In mediums of poetry, dance, and play, queer persons often hold prominent performative positions. Critically reading their performances, one cannot ignore how they often use these spaces to radically disrupt gendered norms in ways that allow the performer’s identity to be perceived as queer even off stage. Yet their sexuality isn’t ridiculed because the performance culture provides a shield — or one might say, unconventional tolerance of queer sexuality.
Notwithstanding this needed perspective, I reject any sentiment that attempts to silence discourse on anti-gay violence. There are a large number of Caribbean scholars who would like to hear not another damn frigging word about anti-gay violence. The rhetoric often presented has something to do with such discourse pathologizing Caribbean identity and making the queer subject visible through narratives on violence. The visibility ethics of this argument often hides the true reason: the nation- and region-centered ethos of worry about the impact of international discourse on the country’s reputation and tourist economy. That is really the main reason, in my view! A national and regional agenda that does not factor queer civil rights as a pressing matter — period!
At the same time, I know such reasons should be considered, given the significant body of research on anti-gay violence and the demonstrated tastes of certain countries in the Global North (the U.S. and U.K. included) that satiate themselves on doom-and-gloom stories from the “Third World.” Nothing is amplified quicker in the international news media than “Third World” death and suffering. In these moments, I wonder about the extent to which “First World” decency and humanity are materialized from harvested spectacularizations, an assemblage of otherness by way of decay and death, pitifully leaving the prioritized nations of the world incapable of locating life or even aliveness outside their borders.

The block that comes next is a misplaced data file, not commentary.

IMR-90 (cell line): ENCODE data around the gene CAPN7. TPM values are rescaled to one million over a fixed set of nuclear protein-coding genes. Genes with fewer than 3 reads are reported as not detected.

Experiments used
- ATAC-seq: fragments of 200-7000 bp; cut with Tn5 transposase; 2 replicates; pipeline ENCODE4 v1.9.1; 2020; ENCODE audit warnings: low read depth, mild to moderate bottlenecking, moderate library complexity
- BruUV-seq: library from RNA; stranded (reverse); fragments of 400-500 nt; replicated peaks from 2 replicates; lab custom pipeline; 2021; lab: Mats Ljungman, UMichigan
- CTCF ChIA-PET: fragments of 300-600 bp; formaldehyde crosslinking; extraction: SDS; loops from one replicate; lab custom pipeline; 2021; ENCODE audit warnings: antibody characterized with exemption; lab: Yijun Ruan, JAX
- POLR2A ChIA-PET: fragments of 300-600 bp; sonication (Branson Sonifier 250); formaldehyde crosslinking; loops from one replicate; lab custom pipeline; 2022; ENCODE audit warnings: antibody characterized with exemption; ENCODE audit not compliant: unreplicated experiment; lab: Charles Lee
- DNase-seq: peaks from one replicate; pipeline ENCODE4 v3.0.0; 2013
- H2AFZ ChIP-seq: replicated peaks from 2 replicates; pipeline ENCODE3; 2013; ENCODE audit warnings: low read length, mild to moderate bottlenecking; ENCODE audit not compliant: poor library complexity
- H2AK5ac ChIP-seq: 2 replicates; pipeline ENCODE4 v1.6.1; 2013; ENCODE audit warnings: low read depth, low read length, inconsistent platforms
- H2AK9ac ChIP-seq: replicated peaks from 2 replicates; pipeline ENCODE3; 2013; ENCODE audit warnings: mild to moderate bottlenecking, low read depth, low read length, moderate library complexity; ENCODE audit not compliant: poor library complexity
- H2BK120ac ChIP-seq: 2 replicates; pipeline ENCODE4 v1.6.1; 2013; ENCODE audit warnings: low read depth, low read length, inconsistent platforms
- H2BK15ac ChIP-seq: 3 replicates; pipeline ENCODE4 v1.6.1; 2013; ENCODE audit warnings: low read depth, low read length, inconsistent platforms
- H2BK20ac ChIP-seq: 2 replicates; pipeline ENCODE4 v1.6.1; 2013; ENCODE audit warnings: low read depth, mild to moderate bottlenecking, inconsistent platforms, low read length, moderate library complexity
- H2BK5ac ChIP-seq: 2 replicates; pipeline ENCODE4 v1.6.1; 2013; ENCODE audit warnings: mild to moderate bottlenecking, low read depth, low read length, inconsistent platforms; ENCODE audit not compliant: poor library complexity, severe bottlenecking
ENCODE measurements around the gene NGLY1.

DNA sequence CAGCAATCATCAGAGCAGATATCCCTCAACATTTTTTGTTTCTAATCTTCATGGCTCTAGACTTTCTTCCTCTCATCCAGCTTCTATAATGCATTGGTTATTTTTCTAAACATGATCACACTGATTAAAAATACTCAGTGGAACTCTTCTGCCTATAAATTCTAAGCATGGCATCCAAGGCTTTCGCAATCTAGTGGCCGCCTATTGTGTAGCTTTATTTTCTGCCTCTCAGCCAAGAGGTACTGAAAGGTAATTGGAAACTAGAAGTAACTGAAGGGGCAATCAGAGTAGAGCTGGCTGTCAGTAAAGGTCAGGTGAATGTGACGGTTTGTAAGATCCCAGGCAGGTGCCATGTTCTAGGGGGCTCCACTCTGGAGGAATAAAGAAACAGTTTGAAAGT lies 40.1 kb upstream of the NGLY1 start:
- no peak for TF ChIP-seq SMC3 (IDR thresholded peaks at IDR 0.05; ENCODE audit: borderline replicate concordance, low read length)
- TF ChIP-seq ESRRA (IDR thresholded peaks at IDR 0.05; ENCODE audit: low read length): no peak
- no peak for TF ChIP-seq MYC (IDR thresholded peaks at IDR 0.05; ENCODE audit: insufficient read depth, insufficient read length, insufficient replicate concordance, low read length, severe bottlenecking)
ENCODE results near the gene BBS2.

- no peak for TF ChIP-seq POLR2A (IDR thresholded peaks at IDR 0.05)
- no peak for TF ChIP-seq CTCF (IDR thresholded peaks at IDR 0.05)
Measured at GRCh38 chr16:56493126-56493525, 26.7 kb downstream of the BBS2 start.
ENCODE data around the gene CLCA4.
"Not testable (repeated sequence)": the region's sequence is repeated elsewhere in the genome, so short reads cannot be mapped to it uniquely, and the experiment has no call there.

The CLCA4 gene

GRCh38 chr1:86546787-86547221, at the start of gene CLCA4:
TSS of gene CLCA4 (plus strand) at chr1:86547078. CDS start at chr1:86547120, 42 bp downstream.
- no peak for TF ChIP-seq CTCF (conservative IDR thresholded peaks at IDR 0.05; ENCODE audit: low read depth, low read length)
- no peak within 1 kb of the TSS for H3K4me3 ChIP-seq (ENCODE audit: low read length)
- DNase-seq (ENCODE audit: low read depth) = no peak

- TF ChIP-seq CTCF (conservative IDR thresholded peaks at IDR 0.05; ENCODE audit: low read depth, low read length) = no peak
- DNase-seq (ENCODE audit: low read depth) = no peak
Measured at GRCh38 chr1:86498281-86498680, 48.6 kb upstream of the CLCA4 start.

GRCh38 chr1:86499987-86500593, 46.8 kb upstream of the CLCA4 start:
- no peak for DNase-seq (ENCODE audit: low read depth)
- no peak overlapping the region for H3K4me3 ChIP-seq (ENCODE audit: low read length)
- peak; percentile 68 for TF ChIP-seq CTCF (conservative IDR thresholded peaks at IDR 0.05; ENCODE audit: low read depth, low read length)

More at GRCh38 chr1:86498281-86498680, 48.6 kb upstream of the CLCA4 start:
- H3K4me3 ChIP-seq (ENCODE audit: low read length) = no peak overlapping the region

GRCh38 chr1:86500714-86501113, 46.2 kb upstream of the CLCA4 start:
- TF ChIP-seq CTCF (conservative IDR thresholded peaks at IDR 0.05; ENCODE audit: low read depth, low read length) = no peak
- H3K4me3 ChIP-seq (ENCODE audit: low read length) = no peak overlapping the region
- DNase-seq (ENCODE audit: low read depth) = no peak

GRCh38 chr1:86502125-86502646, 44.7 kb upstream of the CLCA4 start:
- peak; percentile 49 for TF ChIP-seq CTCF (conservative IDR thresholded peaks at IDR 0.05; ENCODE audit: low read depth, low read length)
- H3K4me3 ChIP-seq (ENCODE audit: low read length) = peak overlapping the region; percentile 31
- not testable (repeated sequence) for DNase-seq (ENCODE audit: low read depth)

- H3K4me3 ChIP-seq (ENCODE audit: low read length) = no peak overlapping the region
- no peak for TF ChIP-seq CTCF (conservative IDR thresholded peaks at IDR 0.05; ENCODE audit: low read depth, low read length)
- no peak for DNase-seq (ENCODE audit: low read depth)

Nevertheless, my research pushes back at the comfortableness of viewpoints banked (or perhaps bankrupted) in some postcolonial discourse such as the very one I advanced just now about the tastes of the Global North. Frequently these viewpoints stop at faulting the Global North as the troublemaker, the producer of Caribbean violence, or the voyeuristic gazer on the Caribbean’s pitfalls. Meanwhile, some theorists have no qualms about using a conspicuous theoretical formula: creolism or indigeneity plus a welcomed Caribbean practice or art form or popular culture equals Caribbeanist manifestation (essentialism). This is indeed the case with some readings of dancehall. Some scholars root dancehall’s genealogy in creolist pasts such as folklore and language mixtures. In this way, dancehall is read as Jamaican, a Caribbeanist popular culture manifestation of resistance and pride. Dancehall’s development out of its transnational encounters with U.S. music forms, for instance, is acknowledged in scholarship but not popularly mentioned.
When I speak about the Caribbean, I do recognize the Caribbean’s existence outside the region — across the Americas and in Europe, Africa, and Asia — but some essentialist readings of Caribbeaness often imagine the region as the critical site. In these manifestations, the performativity of Caribbeaness is more likely to conjure imaginations narrowed down to a regional locus than a transnational spread of diaspora. When it comes to an unwelcome subject such as violence, the formula changes. Essentialism is abandoned. The violence is not always owned as the Caribbean’s. The violence is theorized as largely the making of the U.S. or the legacies of slavery. Thus, when I hear a push to step away from anti-gay discourse, I understand the value of such arguments, but I will not stop from asking where within the formula is this reasoning positioned. Indeed, I wonder, how might the Caribbean own some deployments of anti-gay violence as productively Caribbeanist? That is among the questions with which my research engages.